Work on distribution, equality, fairness, justice, power are of major significance in the resilience and stewardship context, but seldom the core focus in their own right. They enter resilience thinking as significant features of understanding and governing social-ecological dynamics for biosphere stewardship, human well-being, and sustainability (e.g., Lebel et al. 2006, Robards et al. 2011, Fischer et al. 2015).

The challenge of biosphere stewardship and resilience was raised in the Millennium Ecosystem Assessment and through the engagement of resilience-oriented scholars in the development of the assessment, especially in the case studies of the subglobal assessment as well as the scenarios work (e.g., Capistrano et al. 2006, Reid et al. 2006). Here, the role of people as part of ecosystem dynamics and stewardship of dynamic landscapes and seascapes and their ecosystem services were in the forefront as well as the challenge of bringing in diverse knowledge systems as part of stewardship and governance across institutions at multiple levels (Carpenter et al. 2009a).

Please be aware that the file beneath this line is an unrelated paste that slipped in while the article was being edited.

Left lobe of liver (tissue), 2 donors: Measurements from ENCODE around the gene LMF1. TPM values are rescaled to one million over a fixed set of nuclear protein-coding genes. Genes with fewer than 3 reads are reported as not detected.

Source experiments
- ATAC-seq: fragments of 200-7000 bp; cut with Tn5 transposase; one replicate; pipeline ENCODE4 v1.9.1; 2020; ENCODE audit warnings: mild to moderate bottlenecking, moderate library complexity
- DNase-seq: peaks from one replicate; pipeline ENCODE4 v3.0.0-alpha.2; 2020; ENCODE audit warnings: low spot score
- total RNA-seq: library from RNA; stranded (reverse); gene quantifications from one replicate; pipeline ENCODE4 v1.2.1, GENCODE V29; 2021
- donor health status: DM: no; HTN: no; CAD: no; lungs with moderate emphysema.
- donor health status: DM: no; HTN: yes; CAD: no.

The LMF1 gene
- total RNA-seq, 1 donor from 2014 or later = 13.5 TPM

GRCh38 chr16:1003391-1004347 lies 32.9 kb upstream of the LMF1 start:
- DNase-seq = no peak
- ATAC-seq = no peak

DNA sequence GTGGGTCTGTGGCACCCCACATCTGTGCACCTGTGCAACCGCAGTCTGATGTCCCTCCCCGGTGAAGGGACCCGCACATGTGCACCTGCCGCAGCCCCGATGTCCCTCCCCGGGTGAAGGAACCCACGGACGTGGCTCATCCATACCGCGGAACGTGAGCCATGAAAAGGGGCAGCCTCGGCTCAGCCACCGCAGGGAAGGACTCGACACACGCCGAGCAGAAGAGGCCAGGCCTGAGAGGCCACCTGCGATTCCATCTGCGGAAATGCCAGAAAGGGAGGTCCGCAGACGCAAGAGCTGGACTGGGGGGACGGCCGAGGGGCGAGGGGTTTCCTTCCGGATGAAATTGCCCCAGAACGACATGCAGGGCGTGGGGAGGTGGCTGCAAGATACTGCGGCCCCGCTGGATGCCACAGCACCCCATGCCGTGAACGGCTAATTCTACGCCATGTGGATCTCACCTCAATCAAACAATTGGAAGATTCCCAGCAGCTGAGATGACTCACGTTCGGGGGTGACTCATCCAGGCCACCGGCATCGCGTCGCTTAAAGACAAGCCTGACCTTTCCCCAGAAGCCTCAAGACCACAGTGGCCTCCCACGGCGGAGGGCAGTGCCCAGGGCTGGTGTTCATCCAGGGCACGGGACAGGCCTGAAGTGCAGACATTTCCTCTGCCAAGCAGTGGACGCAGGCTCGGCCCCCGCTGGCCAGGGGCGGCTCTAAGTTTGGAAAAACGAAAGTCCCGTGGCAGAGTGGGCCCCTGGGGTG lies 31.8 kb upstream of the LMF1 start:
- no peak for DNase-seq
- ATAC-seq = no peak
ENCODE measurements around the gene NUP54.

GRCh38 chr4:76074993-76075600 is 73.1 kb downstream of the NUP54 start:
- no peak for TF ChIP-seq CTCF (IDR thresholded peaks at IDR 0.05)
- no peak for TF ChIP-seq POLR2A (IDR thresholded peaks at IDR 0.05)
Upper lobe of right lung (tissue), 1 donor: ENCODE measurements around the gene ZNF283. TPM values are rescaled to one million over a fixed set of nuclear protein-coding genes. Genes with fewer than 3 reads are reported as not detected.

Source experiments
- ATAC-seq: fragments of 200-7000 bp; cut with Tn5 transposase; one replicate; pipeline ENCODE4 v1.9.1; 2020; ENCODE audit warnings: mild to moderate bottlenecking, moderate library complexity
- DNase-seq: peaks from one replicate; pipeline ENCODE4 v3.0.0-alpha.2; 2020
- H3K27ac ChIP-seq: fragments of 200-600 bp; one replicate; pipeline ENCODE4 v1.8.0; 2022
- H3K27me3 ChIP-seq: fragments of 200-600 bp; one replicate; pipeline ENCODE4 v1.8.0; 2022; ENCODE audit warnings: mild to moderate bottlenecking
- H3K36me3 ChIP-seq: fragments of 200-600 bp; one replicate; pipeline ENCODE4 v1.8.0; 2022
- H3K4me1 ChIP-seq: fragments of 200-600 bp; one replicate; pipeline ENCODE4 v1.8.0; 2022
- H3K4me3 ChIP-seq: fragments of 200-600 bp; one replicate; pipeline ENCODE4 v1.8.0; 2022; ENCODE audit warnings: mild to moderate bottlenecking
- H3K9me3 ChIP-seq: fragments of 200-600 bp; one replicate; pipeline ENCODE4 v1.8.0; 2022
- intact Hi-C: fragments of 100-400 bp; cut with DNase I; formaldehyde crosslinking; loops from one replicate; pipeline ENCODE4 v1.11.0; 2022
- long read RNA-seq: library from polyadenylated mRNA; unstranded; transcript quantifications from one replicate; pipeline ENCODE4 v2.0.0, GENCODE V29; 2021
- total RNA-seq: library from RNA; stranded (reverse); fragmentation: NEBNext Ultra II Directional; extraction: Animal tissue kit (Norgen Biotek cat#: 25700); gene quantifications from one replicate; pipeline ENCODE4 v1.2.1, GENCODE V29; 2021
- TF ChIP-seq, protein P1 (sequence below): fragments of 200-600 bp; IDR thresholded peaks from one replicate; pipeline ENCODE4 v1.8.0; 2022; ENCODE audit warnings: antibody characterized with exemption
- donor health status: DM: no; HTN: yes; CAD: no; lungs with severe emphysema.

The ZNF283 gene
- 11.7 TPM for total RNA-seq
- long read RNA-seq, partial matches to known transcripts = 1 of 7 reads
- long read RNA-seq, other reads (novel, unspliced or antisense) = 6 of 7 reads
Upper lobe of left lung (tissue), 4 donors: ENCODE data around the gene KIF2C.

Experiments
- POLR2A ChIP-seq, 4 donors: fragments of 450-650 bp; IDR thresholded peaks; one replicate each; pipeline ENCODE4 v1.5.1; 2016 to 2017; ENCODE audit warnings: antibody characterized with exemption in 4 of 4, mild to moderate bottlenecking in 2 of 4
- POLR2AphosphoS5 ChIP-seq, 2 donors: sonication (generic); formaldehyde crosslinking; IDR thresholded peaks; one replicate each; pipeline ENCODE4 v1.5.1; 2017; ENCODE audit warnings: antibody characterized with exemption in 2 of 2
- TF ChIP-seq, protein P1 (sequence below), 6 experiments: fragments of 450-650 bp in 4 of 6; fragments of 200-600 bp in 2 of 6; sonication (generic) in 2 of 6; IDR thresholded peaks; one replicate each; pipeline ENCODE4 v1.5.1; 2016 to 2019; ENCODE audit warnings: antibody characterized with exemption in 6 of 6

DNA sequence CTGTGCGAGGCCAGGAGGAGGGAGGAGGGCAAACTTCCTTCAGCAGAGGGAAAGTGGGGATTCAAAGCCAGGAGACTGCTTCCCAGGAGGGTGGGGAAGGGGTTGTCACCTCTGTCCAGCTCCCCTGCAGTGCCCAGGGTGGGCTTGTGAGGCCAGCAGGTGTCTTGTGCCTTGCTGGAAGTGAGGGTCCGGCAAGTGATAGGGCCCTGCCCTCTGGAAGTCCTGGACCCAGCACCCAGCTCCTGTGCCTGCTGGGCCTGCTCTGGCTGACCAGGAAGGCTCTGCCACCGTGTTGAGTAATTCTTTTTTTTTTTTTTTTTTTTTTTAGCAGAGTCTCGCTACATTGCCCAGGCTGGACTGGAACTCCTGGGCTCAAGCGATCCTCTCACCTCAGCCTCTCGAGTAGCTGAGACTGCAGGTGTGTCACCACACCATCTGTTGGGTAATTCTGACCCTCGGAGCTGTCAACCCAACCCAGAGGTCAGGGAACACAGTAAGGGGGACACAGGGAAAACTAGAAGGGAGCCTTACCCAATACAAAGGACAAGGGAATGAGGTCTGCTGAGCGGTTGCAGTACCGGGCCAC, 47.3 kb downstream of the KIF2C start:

There is a lot of work on management of ecosystem resilience for ecosystem services (e.g., Moberg and Folke 1999, Scheffer et al. 2015) with adaptive management as a way of experimenting, learning, and developing understanding for stewardship (e.g., Allen et al. 2011). The literature on adaptive comanagement of ecosystem and complex social-ecological systems is also rich (e.g., Armitage et al. 2007, 2009, Berkes 2009, Cinner et al. 2012). There is resilience work on the role of indigenous and local knowledge systems as experienced-based knowledge for ecosystem management of social-ecological systems including shocks (e.g., Berkes et al. 2000, Forbes et al. 2009, Gómez-Baggethun et al. 2013, Rumbach and Foley 2014) and how to connect diverse knowledge systems, the role of coproduction of knowledge, and collaborative learning among communities and stakeholders and their significance in stewardship of ecosystem services (e.g., Fazey et al. 2007, Raymond et al. 2010, Schultz and Lundholm 2010, Bohensky and Maru 2011, Mathevet et al. 2011, Goldstein 2012, Boyd et al. 2013, Tengö et al. 2014, Daw et al. 2015, Reyers et al. 2015). Social-ecological inventories have been used to set such processes in motion (e.g., Schultz et al. 2007, Baird et al. 2014) and the concept of ecological solidarity highlights the intertwined interplay of social-ecological systems (Mathevet et al. 2010, 2016) .